From the political-territorial point of view, the Mexican state was divided as follows: 1. the capital; 2. a territory annexed to it and conquered by the three neighbors: Atzcapotzalco, Xochimilco, Coyoacán; a vast territory, over which Mexico exercised effective dominion, paid tribute to it and cultivated land for it. The lands of the conquered peoples were divided among the victors who kept there governors.

The property. – As for property, it was divided into three classes: 1. individual, 2. municipal, 3. non-profit entities. The first was due only to the Tlacatecuhtli, who had the right to dispose of his property in gifts, rewards, rewards to those who believed best; if the beneficiaries – as was mostly the case – were noble, they could transfer these goods to others belonging to the same rank, otherwise they would return to the crown. In the early days of the constitution of the Mexican state the calpollec, or head of the calpulli, had begun the division of the land between the families who had this right on condition that they worked it and passed it on to their successors; if they died out, moved away or did not work it diligently, the land was passed on to others or was kept in reserve for any future entitlements; and in this we actually find a properly communist regime.

The third class of property, moral entities, included the lands taken from the vanquished and partly given to the victors, partly used for the maintenance of temples or for war expenses. Subsequently, there is a tendency towards the establishment of individual property, due to the fact that, being hereditary the office of calpollec, the latter could appropriate assets that had become vacant and dramatically increase the family assets. Furthermore, the land previously distributed to the most deserving in the wars fought, could not be alienated except in favor of certain individuals (nobles, chiefs, priests, etc.): all this will cause, at the end of the century. XV and early XVI, a great economic imbalance between the rich and the people forced to live in misery and work for the benefit of a scarce aristocracy of a few thousand individuals, who owned most of the most fertile land and had accumulated in the their hands, in the form of tributes, immense riches.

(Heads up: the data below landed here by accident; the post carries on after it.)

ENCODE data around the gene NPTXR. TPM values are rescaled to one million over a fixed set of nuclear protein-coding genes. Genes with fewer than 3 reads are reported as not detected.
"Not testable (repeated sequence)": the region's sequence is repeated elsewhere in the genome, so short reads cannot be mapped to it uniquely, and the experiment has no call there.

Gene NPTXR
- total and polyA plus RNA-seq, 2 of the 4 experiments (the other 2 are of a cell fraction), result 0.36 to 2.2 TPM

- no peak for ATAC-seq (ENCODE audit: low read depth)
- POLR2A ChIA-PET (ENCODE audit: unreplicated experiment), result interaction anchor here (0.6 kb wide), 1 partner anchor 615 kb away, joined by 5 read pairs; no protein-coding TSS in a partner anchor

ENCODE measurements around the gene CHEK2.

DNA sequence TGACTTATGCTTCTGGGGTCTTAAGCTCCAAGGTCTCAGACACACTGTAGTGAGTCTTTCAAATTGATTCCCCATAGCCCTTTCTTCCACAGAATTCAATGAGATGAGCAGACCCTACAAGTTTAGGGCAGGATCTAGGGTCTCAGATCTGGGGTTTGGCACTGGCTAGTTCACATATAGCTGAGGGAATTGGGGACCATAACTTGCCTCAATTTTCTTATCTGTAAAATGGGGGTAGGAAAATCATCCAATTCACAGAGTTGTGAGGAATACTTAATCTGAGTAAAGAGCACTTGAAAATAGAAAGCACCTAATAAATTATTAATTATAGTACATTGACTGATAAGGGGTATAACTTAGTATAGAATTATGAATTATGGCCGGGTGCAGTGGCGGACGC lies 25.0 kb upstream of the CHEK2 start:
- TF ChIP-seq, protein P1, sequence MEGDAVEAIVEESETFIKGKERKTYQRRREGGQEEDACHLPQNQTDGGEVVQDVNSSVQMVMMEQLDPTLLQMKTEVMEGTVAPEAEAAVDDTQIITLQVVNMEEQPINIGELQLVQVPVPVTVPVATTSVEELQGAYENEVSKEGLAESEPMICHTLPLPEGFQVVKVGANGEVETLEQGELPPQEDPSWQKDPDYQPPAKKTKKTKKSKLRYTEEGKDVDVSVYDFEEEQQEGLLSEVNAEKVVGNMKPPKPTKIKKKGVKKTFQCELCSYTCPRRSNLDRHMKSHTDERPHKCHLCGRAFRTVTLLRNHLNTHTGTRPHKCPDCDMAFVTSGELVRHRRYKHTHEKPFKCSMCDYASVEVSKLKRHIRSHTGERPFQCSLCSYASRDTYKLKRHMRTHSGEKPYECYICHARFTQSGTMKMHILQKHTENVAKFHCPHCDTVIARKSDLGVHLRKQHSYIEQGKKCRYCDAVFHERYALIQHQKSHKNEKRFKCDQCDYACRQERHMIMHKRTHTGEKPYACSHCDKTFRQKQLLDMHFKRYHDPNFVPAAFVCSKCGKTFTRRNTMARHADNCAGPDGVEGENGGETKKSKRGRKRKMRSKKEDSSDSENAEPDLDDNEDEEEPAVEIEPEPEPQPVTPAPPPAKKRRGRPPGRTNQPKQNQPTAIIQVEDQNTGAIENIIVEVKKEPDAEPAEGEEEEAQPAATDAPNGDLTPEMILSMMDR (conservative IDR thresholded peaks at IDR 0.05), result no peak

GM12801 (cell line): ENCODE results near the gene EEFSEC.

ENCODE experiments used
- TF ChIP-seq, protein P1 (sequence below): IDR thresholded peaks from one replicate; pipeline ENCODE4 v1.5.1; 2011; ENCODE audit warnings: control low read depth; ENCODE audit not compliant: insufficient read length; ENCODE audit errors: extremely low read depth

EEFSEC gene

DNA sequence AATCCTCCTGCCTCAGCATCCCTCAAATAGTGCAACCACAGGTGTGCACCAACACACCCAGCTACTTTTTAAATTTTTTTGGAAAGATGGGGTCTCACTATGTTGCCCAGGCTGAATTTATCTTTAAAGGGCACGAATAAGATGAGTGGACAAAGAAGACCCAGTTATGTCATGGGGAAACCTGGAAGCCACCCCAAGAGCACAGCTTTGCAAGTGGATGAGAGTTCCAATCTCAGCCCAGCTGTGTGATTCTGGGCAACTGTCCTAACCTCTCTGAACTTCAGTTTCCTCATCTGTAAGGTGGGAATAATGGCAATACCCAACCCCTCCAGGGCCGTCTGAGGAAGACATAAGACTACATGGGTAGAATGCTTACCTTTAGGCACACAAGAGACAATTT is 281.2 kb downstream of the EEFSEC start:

Taxes. – The countries subjected to the Mexicans paid taxes in kind, ie foodstuffs. The territory was divided into districts, whose residents had to pay part of the products to the tax authorities, in certain periods. There was also a personal labor tax with the obligation to provide water, wood, building materials, etc. on a daily basis.

There were three systems of tax organization: 1. for the tribes that united together, they paid directly while remaining autonomous; 2. for those who paid through debt collectors, while remaining independent; 3. for those who, subjected to a governor imposed by the victors, remained completely subjected and their territory had entirely passed into the hands of the Mexicans. Taxes were paid with great regularity, given the serious penalties for transgressors and defaulters. The taxes were kept in carefully guarded granaries or warehouses; the Mendocino Code graphically gives us a clear idea of ​​the various taxes and their quantities, such as the Mapa de tributos by FA Lorenzana (Historia de Nueva España, Mexico 1770, p. 110). However, a large part of the income was consumed for the benefit of the subjects themselves, to compensate the workers, reward the deserving, help the needy. In times of famine, the obligation to pay taxes ceased and the food deposits of the king, the nobles and the rich were available to the needy.